Author Topic: A question for Creed  (Read 2061 times)

Offline rntaboy

  • Posts: 19
  • +0/-0
    • View Profile
A question for Creed
« on: December 11, 2008, 06:06:16 PM »
Creed,
First I want to say Rev 4 has turned out wonderfully, you are doing such a great job.

Now to my question, and this doesn't have anything to do with Rev 4, so feel free to move it if you want.
For a final in one of my college classes we have been tasked with creating a business proposal. I have decided, since Raw Deal has been on my mind for the past six months (thanks to you), that my proposal will center around a collectible card game. As part of the paper, we are tasked with providing real world cost analysis (development, production, promotion and distribution costs, etc. specifically for my proposal) from non-fictitious sources as a major component of the final project. I was wondering if you had the name and possibly contact info for the printing/manufacturing company that produced the cards for Raw Deal, or could help me with someone who would know that information.
Any help would be amazing, but regardless, everyone is sincerely grateful for what you have done to revive the game that we love, love enough for one of us to write a term paper inspired by it.
-Ren

Offline CreedP

  • Voice of Reason
  • Administrator
  • *****
  • Posts: 21445
  • +494/-369
    • View Profile
Re: A question for Creed
« Reply #1 on: December 11, 2008, 06:44:54 PM »
Thank you for all the kind words, its a big help toward clearly those last couple hurdles.  Normally they only produce sets that have between 100-200 cards, R4 has double that.. if manufactured, it would probably be on par with SS3, though the collectibility would be awkward since you only need 1 Jamie Noble card, but might want a bunch of Carlito Says and Stop Trying to Hit Me, etc.  :)

As for the printing information, no sorry, never knew that.  CI did, maybe Barron or Mike, and I think 'goth might have mentioned the name of the printer they used.. but I never knew it.

CREED
"Opinion is really the lowest form of human knowledge. It requires no accountability, no understanding. The highest form of knowledge is empathy, for it requires us to suspend our egos and live in another’s world." - Bill Bullard

Offline Antigoth

  • TCO's Weapon X
  • Administrator
  • *****
  • Posts: 12211
  • +243/-164
  • Order Junkie
    • View Profile
    • Team Canada Online
Re: A question for Creed
« Reply #2 on: December 11, 2008, 07:05:39 PM »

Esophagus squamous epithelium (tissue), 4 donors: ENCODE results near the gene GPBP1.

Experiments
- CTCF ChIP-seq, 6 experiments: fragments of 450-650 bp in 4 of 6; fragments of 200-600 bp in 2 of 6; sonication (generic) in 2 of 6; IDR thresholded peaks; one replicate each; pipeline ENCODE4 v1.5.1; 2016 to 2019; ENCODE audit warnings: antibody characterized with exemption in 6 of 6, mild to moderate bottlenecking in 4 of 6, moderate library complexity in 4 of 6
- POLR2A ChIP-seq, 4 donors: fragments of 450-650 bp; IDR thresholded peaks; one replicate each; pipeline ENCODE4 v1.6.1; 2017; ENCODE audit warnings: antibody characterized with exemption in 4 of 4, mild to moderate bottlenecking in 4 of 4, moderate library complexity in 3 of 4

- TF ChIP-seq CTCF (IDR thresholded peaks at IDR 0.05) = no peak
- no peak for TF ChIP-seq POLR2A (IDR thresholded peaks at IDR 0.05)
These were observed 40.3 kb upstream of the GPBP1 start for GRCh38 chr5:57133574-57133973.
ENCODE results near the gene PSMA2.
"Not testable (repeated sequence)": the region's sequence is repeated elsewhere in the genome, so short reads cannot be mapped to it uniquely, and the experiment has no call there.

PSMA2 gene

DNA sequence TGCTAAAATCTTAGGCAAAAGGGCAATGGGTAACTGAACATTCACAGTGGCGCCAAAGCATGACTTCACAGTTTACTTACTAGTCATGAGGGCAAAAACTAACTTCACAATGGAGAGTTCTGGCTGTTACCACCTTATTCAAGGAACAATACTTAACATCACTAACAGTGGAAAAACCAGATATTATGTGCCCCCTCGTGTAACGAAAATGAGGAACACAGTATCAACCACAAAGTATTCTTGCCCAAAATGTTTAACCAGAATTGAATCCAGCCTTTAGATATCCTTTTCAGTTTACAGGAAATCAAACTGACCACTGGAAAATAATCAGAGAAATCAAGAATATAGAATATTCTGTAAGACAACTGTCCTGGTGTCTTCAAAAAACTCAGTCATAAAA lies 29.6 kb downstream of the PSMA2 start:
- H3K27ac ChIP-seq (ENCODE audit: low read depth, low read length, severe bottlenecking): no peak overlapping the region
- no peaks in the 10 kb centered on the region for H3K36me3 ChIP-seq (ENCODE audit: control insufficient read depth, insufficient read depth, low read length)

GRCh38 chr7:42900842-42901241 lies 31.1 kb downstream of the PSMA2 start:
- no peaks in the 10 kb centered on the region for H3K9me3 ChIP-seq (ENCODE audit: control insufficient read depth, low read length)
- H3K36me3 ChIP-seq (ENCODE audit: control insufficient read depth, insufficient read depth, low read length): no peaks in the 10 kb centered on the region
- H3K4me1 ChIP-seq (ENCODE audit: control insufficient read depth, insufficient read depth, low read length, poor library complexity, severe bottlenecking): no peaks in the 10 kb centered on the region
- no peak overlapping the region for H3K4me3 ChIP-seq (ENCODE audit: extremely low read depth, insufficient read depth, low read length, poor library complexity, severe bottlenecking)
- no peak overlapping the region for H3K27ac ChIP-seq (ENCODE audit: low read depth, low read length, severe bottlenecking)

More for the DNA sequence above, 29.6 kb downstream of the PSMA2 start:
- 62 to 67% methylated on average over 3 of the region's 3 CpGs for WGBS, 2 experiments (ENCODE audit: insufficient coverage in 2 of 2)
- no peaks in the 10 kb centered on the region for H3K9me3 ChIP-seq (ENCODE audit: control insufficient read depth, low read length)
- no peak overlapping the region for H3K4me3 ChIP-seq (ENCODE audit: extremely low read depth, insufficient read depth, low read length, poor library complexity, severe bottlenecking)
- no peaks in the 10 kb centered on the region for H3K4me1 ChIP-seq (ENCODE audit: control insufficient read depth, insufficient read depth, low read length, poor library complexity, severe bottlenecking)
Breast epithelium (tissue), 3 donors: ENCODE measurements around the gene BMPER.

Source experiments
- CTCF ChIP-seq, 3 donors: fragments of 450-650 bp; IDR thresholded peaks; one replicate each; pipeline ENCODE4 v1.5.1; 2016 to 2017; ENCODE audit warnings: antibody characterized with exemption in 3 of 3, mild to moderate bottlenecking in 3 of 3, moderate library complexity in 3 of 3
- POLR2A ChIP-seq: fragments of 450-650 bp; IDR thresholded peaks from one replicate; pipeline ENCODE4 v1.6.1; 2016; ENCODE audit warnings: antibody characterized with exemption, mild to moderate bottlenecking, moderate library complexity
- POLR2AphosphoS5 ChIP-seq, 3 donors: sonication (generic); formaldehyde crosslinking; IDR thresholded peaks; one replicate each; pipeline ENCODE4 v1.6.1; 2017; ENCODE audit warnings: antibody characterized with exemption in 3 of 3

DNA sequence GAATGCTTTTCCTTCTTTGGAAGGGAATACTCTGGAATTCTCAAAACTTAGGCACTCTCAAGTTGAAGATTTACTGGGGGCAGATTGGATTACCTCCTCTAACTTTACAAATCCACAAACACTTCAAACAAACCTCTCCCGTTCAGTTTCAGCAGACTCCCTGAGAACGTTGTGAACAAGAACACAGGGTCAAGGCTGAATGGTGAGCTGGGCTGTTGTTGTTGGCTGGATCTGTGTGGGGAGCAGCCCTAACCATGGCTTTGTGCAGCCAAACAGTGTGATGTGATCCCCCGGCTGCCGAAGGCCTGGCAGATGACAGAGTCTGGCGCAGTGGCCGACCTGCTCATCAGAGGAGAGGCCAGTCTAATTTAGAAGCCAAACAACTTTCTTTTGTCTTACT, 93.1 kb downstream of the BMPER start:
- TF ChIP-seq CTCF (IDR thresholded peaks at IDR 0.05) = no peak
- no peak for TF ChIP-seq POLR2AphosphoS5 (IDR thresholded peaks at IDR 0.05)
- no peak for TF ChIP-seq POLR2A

CI's printer was Quebecor based out Montreal, PQ, Canada.

I don't have any cost data. However you may wish to source other printers such as Carta Mundi.
I'm unaware of who STG used / FFG uses for UFS. <I know it's not Quebecor or Carta Mundi> You may want to reach out to the various printing companies for direct pricing quotes.

US Games did their own printing for their Wyvern CCG when they dallied into the CCG market.

Your costs will be directly impacted by the following:

  • # of cards in the set.
  • # of sheets.  (For example, Comic Images on a typical expansion worked with 5 sheets - Common, Uncommon, Rare, Premium Rare, Ultra Rare. They would then have for sets with starters an additional two sheets - starter foils, and then the remainder of the fixed starter cards.)
    Typically all promo foils (TK/Promo foils) found themselves on the starter deck sheet.

    As a contrast, UFS works with two sheets on booster expansions - a common/uncommon sheet (non-foil) and a rare/super rare sheet (foil)
  • Distribution of the cards in packs. Comic Images had a fixed rarity, a set # of commons, uncommons, rares per set. UFS on the other hand only has a specific of 1 foil per pack, and then the commons/uncommons fluctuate as their distribution is random. Additionally you have the hotpacks.
  • Packaging, including starter decks. How many cards are fixed in the starter, what are the costs associated with that? How big is your rules book? Take a look at the newly released stater decks for V:TES's Keepers of the Traditions expansion. They are the sexiest looking starters I have ever seen. Period.